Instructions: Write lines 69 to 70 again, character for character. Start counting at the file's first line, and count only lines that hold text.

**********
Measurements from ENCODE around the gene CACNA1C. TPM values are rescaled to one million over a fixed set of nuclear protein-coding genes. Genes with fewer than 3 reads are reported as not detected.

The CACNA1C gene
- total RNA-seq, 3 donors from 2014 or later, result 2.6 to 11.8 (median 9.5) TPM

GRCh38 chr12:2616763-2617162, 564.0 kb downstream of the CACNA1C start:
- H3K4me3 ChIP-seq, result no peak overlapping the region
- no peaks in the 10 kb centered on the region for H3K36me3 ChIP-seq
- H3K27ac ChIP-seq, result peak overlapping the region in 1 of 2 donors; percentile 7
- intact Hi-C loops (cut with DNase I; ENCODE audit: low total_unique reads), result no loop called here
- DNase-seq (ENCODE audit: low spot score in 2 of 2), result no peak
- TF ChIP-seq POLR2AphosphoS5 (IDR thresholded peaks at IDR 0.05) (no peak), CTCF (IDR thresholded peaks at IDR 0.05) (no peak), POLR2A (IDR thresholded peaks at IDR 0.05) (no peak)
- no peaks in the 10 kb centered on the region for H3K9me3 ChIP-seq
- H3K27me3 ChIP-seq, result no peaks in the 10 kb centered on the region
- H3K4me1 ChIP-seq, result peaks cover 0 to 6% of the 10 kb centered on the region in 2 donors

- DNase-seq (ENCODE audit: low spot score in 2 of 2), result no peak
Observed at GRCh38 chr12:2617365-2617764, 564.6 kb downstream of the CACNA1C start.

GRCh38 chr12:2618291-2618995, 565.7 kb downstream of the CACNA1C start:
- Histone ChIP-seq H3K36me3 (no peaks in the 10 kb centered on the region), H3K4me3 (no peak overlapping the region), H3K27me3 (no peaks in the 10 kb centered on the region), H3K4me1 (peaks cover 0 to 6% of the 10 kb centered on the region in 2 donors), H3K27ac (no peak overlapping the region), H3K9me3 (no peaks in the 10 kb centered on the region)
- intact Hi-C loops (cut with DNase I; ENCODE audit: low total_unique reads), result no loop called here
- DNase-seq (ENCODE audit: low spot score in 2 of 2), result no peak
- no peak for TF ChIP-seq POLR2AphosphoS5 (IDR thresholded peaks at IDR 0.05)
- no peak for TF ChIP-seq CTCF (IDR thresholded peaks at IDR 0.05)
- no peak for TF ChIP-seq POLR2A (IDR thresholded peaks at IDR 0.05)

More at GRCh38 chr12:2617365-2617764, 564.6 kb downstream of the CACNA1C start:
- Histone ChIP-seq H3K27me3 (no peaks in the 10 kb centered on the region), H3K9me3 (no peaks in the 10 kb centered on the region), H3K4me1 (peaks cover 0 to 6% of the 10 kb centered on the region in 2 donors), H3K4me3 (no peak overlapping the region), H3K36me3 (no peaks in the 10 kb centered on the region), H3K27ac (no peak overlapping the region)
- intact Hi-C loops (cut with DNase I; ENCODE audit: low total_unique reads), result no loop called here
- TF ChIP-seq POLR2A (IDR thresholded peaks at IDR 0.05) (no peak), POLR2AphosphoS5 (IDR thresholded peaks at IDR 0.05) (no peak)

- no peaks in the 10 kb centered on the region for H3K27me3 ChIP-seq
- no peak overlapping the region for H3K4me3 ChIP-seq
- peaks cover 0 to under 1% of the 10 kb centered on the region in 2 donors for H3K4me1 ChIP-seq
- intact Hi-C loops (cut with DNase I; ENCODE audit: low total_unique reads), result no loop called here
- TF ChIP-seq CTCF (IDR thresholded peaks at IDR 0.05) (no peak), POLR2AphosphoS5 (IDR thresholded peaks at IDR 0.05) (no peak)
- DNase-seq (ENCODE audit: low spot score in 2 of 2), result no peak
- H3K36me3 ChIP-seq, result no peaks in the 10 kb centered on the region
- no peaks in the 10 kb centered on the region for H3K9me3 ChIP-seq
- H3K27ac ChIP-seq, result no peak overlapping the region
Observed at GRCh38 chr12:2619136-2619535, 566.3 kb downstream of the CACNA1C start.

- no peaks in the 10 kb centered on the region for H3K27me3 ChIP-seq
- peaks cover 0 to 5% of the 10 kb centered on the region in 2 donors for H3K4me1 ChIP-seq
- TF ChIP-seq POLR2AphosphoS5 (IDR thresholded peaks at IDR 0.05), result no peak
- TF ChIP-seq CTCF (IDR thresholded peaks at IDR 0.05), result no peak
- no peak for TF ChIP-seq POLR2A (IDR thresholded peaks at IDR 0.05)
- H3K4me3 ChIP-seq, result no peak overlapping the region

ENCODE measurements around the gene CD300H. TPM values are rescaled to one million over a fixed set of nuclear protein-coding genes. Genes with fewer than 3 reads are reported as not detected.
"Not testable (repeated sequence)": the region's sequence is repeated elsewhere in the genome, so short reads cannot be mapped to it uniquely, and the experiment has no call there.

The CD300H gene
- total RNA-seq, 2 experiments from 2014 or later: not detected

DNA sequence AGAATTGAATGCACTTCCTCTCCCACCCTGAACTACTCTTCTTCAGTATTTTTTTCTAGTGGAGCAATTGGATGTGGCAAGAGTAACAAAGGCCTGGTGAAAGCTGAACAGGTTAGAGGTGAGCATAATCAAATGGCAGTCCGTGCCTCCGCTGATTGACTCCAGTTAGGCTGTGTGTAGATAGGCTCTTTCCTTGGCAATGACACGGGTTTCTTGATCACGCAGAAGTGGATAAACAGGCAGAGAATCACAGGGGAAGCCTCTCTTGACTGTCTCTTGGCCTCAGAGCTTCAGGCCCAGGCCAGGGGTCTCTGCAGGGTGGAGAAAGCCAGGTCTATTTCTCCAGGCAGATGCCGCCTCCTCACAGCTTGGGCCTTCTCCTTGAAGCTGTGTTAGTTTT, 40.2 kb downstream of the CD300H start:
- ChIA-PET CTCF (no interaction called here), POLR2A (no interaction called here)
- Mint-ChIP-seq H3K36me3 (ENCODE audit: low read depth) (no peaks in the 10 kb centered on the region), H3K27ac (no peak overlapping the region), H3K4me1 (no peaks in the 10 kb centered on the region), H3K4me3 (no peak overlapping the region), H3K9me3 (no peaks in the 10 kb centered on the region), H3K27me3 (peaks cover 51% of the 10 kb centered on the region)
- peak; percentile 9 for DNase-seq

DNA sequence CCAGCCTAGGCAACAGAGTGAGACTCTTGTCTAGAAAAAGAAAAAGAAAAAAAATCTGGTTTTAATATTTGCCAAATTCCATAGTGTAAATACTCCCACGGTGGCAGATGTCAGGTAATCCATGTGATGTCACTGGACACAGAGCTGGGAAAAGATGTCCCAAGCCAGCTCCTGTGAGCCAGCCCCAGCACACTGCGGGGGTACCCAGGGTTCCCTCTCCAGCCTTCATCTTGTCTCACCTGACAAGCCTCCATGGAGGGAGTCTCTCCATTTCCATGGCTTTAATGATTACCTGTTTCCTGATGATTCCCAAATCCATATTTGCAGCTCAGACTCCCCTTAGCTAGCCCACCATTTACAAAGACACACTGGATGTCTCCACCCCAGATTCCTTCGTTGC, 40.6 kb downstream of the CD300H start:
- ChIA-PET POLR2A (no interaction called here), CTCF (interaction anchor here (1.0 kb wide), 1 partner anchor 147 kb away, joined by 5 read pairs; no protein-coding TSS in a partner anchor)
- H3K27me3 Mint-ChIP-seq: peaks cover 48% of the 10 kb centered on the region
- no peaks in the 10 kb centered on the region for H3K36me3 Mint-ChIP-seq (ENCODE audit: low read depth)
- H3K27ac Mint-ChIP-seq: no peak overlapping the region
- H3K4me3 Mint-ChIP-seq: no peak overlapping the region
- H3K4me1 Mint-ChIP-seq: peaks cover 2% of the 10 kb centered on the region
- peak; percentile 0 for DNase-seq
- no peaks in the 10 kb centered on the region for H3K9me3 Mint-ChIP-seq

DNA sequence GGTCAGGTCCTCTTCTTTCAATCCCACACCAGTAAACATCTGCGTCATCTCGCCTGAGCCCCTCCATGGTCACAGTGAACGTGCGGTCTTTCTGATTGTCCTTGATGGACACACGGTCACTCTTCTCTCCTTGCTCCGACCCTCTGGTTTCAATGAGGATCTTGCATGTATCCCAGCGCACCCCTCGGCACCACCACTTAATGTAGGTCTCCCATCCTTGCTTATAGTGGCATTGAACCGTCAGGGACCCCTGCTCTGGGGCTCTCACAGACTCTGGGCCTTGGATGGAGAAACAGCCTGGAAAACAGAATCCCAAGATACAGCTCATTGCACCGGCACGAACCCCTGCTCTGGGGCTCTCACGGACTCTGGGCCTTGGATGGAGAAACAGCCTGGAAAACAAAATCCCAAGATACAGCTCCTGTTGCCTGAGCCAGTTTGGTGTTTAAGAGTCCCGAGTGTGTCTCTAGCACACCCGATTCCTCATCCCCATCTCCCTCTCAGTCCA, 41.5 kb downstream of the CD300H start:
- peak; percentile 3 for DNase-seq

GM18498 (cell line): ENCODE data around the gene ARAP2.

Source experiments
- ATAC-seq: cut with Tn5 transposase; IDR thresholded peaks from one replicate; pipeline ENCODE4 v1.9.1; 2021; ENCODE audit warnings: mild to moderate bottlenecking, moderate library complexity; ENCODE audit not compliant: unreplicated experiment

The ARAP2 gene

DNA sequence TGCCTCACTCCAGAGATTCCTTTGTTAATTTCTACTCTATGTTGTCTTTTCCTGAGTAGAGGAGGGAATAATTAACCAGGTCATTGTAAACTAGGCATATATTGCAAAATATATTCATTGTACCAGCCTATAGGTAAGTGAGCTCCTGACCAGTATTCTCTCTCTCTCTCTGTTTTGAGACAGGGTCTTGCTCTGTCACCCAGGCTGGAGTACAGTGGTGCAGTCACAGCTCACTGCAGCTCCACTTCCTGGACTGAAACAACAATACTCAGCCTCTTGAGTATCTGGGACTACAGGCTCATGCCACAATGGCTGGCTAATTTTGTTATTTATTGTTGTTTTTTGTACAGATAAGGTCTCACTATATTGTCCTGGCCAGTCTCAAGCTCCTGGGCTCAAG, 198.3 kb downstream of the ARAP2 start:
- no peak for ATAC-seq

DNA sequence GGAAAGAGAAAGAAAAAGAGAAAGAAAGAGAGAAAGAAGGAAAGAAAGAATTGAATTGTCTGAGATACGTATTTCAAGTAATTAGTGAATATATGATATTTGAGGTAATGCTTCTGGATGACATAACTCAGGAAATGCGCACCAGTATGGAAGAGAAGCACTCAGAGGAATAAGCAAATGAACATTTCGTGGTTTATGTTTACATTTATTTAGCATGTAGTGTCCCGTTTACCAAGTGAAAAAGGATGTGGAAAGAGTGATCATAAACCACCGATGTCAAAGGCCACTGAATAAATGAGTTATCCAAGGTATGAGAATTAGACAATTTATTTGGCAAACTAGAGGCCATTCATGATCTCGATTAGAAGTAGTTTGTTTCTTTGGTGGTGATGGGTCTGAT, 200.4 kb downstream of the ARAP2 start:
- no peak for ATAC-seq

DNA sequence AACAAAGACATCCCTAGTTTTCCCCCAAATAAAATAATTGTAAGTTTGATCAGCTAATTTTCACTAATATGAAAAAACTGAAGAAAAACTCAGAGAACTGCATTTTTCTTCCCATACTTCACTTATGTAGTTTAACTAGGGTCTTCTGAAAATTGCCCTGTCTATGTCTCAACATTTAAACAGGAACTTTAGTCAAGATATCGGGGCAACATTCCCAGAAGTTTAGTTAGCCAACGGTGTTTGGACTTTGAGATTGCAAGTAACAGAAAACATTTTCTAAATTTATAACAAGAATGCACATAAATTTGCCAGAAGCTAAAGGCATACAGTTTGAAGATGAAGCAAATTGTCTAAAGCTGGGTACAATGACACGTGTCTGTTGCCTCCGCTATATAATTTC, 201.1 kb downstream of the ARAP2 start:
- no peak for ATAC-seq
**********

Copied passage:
- no peak for ATAC-seq

DNA sequence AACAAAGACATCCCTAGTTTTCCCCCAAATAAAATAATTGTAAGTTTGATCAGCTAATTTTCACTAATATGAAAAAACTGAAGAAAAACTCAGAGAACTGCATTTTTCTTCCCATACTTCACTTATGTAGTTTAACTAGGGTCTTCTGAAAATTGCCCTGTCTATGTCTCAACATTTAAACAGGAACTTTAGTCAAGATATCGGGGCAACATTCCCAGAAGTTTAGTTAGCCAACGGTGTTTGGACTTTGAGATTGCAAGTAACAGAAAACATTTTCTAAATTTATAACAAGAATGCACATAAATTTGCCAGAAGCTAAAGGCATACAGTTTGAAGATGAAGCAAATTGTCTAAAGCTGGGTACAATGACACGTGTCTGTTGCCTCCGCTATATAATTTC, 201.1 kb downstream of the ARAP2 start: